While world stocks have risen more than 5 percent already this year, stock markets in China and Brazil are flat to negative in dollar terms. Seems like EM’s golden era has passed. But why exactly?
Reuters’ Sujata Rao explains:
“Godet’s calculations show a steep decline in return-on-equity (ROE) in emerging markets to around 12 percent, a fall of 3 percentage points in the last 18 months and well below pre-crisis levels of 16-17 percent.
That lags developed markets’ 13.5 percent. But U.S. firms – “the ultimate quality and growth markets” in Godet’s words – have usurped EMs’ ROE supremacy with a 15 percent average. ROE shows how well a company is using shareholders’ equity investment to generate profits.
“The deterioration has been both fast and large,” he said.
“If you look at any of the criteria associated with profitability, you see that between 2011-2012 emerging markets were unable to transform economic growth into earnings growth.”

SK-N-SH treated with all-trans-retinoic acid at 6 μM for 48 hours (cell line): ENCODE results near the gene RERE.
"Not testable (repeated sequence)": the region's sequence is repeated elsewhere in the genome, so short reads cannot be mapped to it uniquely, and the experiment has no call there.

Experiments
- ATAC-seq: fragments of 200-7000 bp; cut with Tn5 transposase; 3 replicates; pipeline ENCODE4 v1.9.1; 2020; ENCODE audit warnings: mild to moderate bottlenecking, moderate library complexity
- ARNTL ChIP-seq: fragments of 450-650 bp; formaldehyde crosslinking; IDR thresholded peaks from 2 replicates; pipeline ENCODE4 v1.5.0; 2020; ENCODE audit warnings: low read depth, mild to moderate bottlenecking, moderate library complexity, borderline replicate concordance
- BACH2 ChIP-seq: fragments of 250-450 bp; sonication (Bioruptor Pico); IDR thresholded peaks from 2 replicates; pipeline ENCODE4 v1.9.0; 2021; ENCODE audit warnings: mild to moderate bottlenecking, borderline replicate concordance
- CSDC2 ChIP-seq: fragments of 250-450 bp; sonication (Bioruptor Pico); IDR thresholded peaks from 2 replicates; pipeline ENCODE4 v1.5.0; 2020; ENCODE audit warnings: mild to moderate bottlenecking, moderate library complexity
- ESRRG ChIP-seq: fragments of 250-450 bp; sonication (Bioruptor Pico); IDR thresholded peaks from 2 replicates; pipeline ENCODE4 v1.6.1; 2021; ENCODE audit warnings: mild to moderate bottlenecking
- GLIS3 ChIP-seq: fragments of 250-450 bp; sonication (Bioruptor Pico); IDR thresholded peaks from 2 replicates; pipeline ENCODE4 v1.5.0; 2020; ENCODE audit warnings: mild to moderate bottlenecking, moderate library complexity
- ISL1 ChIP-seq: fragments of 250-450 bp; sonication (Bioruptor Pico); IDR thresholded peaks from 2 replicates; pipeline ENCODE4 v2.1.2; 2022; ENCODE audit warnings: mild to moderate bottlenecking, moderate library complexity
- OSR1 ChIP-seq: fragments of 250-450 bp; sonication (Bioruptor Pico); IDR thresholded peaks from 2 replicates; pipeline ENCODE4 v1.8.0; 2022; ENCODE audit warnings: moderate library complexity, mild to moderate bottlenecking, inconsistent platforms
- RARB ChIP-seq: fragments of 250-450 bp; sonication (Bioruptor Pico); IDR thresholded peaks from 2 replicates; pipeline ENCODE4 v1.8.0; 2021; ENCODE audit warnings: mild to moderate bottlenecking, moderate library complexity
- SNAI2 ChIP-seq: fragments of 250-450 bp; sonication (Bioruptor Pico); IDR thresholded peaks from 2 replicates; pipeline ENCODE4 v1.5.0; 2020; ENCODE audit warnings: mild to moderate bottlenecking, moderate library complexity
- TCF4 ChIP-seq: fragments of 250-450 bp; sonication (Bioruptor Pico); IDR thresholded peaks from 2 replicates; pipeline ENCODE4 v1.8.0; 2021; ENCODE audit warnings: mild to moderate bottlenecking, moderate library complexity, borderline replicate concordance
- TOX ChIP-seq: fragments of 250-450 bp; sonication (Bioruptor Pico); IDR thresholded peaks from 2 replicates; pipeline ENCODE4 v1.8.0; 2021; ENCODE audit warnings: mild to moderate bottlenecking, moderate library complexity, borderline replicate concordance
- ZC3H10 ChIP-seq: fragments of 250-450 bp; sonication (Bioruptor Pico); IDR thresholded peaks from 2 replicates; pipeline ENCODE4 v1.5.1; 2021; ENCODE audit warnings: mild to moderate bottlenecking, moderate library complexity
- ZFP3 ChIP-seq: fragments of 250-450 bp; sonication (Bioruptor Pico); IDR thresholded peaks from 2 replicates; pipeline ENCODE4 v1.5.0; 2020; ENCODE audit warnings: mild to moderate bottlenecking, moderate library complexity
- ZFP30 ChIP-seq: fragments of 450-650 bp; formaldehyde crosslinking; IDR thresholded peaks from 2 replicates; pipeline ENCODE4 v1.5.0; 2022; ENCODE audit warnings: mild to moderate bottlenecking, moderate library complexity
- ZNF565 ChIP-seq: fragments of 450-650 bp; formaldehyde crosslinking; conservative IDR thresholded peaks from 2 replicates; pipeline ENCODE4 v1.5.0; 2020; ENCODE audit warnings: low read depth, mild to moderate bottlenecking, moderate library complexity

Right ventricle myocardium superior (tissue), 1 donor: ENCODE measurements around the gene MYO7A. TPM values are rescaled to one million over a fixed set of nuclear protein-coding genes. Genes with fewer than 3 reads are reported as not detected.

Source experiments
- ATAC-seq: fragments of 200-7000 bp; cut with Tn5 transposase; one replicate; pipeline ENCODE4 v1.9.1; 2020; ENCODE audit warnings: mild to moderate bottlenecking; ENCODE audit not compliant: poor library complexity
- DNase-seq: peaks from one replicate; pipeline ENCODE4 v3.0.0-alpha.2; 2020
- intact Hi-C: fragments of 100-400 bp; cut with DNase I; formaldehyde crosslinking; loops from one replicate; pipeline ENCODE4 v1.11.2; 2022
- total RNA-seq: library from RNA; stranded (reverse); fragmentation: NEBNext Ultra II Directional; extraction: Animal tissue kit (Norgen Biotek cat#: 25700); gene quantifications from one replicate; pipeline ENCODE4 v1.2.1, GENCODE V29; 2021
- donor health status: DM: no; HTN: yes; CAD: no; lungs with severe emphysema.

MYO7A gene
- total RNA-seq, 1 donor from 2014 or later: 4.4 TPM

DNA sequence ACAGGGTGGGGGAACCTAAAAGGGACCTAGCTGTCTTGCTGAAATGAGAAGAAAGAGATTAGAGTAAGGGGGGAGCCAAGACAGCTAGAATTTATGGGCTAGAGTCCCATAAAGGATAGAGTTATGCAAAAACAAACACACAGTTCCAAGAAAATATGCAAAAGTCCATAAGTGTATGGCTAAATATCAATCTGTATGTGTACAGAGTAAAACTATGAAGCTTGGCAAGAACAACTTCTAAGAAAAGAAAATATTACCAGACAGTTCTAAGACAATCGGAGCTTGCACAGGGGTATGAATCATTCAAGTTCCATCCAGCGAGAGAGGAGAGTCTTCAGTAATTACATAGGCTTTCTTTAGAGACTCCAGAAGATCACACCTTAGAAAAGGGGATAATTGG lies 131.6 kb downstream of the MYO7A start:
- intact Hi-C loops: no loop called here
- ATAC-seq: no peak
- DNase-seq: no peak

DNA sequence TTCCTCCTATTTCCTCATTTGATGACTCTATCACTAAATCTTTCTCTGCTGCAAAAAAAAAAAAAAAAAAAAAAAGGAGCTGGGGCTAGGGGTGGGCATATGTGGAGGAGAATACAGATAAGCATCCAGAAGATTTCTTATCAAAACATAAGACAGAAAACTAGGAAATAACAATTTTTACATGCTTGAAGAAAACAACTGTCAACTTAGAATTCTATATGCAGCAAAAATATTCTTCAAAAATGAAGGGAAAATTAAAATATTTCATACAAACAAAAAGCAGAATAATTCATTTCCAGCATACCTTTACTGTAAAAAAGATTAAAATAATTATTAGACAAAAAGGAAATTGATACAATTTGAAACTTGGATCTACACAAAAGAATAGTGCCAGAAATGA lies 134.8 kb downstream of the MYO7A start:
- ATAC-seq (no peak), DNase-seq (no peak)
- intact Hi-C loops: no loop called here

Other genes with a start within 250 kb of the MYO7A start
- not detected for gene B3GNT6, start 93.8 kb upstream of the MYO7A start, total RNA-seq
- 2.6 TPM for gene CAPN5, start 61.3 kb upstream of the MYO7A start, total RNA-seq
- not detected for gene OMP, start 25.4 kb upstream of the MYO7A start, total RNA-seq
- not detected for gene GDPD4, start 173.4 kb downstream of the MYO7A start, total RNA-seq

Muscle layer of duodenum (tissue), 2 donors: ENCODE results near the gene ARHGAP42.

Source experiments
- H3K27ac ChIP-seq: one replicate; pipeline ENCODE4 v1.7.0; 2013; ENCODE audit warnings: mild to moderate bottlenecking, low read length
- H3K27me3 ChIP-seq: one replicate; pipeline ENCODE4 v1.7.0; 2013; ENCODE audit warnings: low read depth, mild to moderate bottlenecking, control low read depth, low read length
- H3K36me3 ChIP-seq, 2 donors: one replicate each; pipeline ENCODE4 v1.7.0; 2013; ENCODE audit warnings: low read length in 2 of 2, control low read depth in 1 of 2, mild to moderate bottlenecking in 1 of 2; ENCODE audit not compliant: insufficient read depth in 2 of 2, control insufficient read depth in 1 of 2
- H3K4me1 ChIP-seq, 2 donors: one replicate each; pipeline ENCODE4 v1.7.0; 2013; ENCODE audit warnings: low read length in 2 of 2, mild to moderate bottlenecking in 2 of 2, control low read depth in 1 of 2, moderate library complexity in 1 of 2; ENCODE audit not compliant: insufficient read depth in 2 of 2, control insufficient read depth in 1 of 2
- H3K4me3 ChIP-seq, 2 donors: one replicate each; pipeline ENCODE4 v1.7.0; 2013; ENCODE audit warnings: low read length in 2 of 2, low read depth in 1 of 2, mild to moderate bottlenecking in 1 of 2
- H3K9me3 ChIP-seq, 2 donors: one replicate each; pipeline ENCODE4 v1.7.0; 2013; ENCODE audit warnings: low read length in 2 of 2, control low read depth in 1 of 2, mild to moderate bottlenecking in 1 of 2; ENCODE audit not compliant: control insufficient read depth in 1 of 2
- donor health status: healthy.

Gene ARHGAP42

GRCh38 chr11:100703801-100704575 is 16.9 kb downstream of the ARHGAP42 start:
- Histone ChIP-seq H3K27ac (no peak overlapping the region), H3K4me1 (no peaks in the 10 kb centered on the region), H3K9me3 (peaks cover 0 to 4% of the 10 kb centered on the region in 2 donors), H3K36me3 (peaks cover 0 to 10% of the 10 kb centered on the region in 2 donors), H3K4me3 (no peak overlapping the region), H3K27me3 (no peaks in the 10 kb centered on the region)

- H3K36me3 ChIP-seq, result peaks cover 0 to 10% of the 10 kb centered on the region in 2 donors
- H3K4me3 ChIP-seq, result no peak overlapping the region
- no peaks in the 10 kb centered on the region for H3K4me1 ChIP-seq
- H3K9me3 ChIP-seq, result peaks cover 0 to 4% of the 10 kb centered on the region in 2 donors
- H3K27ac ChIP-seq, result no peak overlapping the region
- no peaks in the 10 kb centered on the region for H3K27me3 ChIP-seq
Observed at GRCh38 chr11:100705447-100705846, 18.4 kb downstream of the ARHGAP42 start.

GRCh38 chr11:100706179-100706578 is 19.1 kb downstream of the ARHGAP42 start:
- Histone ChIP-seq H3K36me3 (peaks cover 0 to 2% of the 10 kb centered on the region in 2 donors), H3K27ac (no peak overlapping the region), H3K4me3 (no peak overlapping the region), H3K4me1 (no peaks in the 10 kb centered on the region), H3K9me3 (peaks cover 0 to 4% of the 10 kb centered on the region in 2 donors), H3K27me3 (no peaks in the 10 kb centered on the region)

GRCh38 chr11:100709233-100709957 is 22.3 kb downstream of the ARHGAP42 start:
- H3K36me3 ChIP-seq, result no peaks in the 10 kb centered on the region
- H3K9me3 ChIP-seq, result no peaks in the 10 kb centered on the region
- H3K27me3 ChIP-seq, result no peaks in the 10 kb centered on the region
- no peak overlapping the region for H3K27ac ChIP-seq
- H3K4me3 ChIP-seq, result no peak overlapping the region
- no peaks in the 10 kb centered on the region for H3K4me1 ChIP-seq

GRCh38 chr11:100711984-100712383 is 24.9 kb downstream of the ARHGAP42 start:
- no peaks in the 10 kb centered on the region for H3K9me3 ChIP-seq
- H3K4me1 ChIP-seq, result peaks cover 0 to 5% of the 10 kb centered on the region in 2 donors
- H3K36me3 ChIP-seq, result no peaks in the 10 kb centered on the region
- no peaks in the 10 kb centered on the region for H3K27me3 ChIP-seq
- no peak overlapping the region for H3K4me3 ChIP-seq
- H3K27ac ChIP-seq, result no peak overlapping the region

The ROE slump is a bad omen and inflows have started to stutter.
ING Investment Management for instance recently downgraded emerging markets holdings in its equity portfolio.
Flat corporate earnings in emerging markets last year despite revenue growth of around 12 percent.
Developed companies meanwhile have stayed profitable through years of economic doldrums, posting single-digit revenue growth in 2012 but managing a 2-3 percent rise in profits, he adds.
“Longer-term expectations of higher growth and demographics (in emerging markets) are valid, but what we have seen in the past couple of years is disappointment, because compared to developed markets, companies have been … less able to protect their margins,” Davis said.
“After the crisis, U.S. and other developed market companies really tried to improve efficiency by investing less, deleveraging balance sheets, accumulating cash and conducting optimization of their operations,” Godet said.
“EM companies continued to invest as if the crisis of 2008 hadn’t happened, as if growth was just as strong as before.”
Those buying emerging stocks after 2008 joined the party too late, they say, predicting in a note that the sector is only 27 months into what may be a multi-year period of underperformance.”